Another aside, I went through Broncho-Pneumonia about 10 years ago and it’s about as much fun as a kung-fu kick to the mushy inside-bits of the lungs; I sympathize and wish you a speedy recovery. “Get well, get well soon, we want you to get well!”

  4. 6

    I’m a polytheist, but I totally agree with nearly everything you said in that post. It’s vitally important, both to express our anger and reasons clearly, and not to let ourselves be bullied by those who try to use anger as proof of derangement, in order to hide from the incidents that make us angry.

  5. 7

    Congratulations! ::throws virtual confetti::
    That post is what brought lil ol’ lurker me to your blog, and I’m grateful, because I’ve enjoyed reading everything here.
    It is too bad the 1000th comment had to be from an idiot, but you can’t have everything.

  6. Jen

    What you said, Joreth!
    I’m still trying to figure out why people can’t not believe in God without being so aggressive about it. I call myself an atheist, but if people want to believe, that’s their business. Just keep it out of my way, please (i.e. laws).
    What if churches had to pay taxes like the rest of us?

  7. MR

    Jen – speaking for myself, it’s kind of like not being at all interested in baseball but still caring passionately about the fact that someone is beating me over the head with a baseball bat. I don’t think you can really say any atheist out there is being more aggressive than any of their theistic equivalents. True, we *shouldn’t* have to stand up and demand our views be taken seriously, that we not be harassed and attacked for them. But we do. I’d be perfectly happy to leave believers to their own devices, if only they’d extend me and other atheists the same courtesy. But they don’t.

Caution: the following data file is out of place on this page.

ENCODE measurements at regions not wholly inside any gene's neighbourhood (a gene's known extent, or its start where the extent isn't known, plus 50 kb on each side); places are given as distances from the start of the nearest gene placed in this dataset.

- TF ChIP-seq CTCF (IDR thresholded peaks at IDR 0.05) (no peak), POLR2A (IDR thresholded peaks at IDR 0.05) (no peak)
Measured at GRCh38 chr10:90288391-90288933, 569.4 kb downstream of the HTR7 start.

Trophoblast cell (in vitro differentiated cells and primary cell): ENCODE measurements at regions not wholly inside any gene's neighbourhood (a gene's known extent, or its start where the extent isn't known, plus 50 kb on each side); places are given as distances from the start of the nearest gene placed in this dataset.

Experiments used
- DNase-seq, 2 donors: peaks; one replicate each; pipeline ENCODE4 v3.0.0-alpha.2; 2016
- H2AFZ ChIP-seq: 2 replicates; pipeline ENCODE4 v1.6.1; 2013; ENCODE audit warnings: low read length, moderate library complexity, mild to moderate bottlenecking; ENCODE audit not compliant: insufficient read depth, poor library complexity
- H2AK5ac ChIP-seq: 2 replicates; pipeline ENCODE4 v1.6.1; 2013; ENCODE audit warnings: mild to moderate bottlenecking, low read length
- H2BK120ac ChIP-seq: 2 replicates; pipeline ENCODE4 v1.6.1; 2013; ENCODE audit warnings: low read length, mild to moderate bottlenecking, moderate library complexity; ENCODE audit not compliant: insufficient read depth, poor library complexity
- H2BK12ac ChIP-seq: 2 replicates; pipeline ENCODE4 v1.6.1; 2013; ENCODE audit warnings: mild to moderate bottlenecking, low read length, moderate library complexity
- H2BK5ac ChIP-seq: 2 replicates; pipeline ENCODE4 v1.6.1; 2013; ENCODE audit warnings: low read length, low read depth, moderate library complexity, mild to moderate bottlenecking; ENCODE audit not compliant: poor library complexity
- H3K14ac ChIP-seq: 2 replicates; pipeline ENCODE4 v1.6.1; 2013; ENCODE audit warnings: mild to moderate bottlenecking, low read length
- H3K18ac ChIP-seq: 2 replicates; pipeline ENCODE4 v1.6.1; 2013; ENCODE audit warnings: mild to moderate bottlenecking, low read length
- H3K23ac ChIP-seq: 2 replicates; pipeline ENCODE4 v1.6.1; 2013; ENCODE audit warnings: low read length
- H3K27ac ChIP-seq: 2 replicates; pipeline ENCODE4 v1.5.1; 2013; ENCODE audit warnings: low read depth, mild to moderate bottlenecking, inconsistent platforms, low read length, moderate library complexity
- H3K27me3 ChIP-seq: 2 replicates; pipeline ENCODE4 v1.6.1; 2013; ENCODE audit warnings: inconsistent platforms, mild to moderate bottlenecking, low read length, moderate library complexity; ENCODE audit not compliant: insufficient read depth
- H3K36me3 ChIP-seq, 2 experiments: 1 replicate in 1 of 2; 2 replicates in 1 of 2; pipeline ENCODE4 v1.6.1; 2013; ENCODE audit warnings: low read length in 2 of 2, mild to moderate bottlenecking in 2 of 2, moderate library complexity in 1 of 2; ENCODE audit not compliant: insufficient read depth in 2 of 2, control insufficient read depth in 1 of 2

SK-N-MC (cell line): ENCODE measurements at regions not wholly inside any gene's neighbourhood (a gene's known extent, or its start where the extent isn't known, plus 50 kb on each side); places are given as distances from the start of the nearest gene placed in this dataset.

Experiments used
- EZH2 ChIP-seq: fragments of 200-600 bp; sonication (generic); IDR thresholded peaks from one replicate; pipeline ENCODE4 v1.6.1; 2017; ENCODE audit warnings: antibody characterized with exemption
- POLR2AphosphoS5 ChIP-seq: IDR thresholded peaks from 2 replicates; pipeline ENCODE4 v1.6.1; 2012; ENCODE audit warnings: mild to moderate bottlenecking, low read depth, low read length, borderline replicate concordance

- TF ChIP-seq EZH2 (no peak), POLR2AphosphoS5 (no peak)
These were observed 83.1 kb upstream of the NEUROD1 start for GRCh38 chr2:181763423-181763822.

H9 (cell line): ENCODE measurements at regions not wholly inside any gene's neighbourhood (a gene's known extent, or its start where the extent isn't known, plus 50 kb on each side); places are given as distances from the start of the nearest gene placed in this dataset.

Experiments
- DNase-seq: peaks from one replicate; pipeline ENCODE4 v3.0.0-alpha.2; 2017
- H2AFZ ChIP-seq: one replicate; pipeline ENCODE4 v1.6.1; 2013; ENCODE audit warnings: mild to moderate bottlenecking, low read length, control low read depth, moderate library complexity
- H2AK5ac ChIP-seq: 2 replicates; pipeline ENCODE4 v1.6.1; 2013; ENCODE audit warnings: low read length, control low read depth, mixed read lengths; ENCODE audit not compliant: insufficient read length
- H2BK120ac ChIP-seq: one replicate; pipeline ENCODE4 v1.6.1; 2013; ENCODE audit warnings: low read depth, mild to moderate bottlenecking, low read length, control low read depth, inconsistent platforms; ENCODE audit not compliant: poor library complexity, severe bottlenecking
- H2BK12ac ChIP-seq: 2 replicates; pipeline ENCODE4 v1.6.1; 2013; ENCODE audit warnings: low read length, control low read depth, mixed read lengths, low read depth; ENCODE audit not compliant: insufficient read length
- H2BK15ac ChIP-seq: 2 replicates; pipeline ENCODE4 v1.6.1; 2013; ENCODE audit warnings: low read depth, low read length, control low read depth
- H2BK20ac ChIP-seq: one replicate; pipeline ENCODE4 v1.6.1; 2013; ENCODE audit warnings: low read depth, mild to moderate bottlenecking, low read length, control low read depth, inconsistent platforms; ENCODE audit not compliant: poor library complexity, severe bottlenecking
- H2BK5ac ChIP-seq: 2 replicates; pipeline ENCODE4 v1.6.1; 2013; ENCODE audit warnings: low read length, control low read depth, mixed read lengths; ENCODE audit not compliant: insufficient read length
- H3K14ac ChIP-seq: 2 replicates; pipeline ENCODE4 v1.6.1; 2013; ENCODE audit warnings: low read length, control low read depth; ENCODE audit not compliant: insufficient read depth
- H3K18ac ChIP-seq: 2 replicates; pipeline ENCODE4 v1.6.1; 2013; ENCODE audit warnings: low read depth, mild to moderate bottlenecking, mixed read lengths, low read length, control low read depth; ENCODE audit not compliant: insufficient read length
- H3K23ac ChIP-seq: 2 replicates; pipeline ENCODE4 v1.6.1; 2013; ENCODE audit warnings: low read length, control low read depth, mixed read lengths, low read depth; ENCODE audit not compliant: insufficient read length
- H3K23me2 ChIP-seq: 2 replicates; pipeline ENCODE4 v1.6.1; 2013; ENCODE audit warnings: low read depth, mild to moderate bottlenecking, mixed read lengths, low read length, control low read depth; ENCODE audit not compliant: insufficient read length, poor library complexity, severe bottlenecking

8. 10

    Jen, you write “I’m still trying to figure out why people can’t not believe in God without being so aggressive about it.” I tend to be pretty quiet, myself, but consider three things.
    First, people whose writings you read are obviously going to be the most vocal ones; it’s a self-selecting sample. I don’t feel driven to write on the subject, so you won’t read me much.
    Second, I think there’s also a “zeal of the convert” bias. If you look, a lot of vocal atheists are people who were raised religious and had to decide to reject it, then “come out” to their families. That requires a certain amount of bloody-mindedness.
    Finally, I think the “new atheism” is very much a reaction against the oppressive power that evangelical christianity has in U.S. politics. Political action requires a considerable amount of aggression.
    “Christians” in that debate is used sloppily as an abbreviation for “the opposition” or “would-be theocrats”, who are the ones that force themselves into my awareness. Other Christians that don’t want to be presumed to agree with Mike Huckabee need to stand up and say something.
    The fact that I have Huckabee as an example is why I’m glad to see some aggression. That this American Ayatollah was, even as a long shot, considered a serious candidate for President, is a profound condemnation of modern politics.